We've repeatedly discussed how debt isn't necessarily a bad thing, although we're aware that it's human nature to not want to end up in a money pit.
And even entrepreneurs who are willing to take on debt tend to want to pay it off as soon as possible for fear the debt service will hang over their business like an omnipresent black cloud.
That's why they seek short amortization periods, often a year or less.
Yet that may be a mistake.
Sure, it's good to not be saddled with excessive debt payments - and if you can eliminate your debt in advance, more power to you - but devoting too much time to debt reduction can be counterproductive.
Many businesses are cyclical in nature, and even those that aren't have slow periods on occasion. At those times, a long amortization period (and the resulting lower payments) can make your day-to-day business a lot more comfortable and leave you not having to worry about lulls.
Long-term loans - with typical payback terms of three to 10 years - often are better for more expensive or longer-term purchases.
It may be prudent to obtain a short-term loan to stock inventory before a busy period, make small equipment purchases or to handle emergency repairs.
But long-term loans should be considered for things such as major equipment buys, real estate purchases or acquiring another business. Do note that these loans are sometimes difficult to obtain, particularly for newer businesses that have shaky finances and/or lack a long track record.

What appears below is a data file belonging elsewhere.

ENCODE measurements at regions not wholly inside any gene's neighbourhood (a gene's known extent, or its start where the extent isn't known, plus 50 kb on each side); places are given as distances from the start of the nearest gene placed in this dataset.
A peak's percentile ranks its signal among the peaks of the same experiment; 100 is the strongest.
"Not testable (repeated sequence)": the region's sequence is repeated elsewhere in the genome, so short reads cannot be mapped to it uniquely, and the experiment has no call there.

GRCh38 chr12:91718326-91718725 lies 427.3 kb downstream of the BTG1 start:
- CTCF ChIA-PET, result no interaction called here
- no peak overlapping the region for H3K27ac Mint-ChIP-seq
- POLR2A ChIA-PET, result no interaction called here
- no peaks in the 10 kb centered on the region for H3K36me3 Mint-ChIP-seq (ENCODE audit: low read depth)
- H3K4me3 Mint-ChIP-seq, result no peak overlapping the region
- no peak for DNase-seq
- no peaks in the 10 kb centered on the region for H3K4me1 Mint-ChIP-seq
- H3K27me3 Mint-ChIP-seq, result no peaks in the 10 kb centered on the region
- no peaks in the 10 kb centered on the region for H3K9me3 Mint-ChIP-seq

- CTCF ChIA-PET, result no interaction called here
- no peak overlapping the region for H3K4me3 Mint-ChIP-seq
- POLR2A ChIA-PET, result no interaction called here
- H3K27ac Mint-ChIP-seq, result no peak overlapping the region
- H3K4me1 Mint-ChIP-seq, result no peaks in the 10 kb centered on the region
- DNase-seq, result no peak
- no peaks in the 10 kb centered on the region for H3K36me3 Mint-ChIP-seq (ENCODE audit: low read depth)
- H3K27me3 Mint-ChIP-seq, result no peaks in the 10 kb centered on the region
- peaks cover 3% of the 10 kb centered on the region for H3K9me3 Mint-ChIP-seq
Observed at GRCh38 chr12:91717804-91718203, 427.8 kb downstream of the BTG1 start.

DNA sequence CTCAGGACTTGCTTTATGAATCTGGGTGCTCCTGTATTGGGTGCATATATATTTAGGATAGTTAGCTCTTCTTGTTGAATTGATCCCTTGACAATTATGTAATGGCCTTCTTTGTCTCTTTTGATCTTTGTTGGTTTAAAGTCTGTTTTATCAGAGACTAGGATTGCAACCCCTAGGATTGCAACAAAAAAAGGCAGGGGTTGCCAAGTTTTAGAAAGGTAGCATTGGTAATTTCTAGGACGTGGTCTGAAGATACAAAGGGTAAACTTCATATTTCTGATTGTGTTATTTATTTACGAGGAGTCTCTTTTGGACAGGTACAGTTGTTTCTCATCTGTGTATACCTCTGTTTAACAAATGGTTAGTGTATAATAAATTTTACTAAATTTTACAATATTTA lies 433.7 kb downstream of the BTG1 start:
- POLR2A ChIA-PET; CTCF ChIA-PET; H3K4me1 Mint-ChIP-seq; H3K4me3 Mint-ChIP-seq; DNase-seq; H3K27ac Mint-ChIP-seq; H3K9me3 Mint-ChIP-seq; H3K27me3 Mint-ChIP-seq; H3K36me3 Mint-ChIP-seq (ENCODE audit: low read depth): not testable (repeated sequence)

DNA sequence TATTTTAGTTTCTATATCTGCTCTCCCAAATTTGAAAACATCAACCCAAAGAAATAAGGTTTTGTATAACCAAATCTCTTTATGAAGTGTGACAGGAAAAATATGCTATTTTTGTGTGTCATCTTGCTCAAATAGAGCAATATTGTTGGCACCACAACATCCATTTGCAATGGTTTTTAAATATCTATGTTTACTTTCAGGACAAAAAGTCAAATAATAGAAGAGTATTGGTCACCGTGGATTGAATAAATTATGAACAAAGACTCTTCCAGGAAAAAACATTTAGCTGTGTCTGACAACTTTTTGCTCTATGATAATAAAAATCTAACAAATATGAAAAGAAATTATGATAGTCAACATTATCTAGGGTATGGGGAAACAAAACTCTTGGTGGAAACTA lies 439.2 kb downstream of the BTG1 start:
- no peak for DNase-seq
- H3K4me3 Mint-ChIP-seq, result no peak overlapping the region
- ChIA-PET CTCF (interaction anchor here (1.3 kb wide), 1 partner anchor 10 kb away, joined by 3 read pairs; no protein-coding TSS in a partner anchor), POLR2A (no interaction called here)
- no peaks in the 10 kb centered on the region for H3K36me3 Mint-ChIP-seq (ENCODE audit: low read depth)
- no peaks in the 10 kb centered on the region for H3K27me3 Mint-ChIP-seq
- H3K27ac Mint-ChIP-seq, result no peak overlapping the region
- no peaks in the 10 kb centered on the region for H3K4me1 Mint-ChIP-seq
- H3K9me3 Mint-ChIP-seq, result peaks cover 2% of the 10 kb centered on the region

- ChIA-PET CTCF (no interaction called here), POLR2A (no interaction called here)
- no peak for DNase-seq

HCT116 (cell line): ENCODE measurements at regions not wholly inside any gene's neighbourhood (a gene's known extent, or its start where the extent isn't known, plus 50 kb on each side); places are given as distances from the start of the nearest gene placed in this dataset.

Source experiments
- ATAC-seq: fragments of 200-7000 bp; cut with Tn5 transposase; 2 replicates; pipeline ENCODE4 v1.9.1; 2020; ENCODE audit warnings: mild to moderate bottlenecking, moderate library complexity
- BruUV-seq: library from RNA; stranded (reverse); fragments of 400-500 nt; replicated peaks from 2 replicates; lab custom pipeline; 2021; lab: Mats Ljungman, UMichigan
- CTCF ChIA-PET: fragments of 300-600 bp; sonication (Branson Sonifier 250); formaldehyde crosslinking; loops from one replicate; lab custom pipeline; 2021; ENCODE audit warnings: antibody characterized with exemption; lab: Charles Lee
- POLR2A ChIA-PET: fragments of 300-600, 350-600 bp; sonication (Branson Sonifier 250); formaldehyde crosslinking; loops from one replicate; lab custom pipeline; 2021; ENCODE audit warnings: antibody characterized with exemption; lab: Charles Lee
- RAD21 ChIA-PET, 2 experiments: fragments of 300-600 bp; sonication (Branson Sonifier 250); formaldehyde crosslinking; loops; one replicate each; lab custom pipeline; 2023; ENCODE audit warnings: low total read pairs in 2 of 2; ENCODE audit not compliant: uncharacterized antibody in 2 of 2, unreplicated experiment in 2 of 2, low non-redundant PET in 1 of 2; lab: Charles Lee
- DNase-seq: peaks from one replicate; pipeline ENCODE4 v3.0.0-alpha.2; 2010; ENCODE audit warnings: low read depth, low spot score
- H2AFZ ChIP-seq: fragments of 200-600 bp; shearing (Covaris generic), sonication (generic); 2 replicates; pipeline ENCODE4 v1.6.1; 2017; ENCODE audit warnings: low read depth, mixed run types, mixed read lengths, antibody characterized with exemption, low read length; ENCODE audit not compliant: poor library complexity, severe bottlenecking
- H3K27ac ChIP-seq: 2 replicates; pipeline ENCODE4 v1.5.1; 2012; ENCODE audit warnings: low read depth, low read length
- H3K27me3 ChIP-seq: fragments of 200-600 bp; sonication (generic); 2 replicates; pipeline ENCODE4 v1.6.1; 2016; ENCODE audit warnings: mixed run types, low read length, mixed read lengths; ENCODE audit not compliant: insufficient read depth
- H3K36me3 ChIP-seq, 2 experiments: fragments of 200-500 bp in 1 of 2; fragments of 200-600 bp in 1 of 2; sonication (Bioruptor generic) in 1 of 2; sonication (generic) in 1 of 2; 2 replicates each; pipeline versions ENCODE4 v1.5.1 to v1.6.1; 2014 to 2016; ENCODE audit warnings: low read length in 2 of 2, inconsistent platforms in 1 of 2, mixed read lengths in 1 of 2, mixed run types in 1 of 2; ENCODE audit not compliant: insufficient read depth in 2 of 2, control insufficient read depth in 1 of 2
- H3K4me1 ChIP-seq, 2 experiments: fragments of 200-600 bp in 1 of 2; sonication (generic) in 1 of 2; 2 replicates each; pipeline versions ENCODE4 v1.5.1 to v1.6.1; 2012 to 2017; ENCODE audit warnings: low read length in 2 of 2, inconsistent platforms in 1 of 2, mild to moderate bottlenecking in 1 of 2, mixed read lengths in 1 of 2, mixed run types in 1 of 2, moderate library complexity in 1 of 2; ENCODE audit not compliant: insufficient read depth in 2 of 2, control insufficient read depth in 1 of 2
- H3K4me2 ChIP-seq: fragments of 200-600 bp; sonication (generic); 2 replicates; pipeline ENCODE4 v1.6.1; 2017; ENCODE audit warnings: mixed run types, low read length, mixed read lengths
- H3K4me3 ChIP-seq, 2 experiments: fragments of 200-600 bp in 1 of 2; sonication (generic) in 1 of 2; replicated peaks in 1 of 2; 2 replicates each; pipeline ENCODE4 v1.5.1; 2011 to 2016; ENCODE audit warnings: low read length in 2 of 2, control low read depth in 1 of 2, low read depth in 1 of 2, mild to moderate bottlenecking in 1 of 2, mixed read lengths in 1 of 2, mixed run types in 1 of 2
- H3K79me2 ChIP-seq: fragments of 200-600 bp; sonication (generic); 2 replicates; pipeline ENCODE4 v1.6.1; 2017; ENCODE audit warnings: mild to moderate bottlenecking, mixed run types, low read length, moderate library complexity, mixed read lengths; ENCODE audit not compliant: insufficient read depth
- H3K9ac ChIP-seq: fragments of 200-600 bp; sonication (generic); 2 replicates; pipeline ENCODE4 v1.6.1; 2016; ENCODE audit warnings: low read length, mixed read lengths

But there are other reasons why a longer amortization period makes sense.
For example, there's a strong possibility that you may hold other, high-interest short-term loans. Having a longer amortization period frees up cash flow that you can use to pay down the high interest debt - or be used for other pressing needs.
In the same vein, you might be able to better use the money saved for investments that will make you more cash.
And while it hasn't been a big issue of late, if inflation is expected to rise long-term, you'll want to borrow money at the lower rates because you'll be paying it back with dollars that are somewhat devalued.
Another issue with short-term loans is that they don't always stay that way. If cash flow runs tight and you can't make the payment, you might need to get another loan to make the first payment - a classic debt trap.
Short-term and long-term debts have their places in operating a business. By knowing when to best use both of them, your odds of continued success will climb.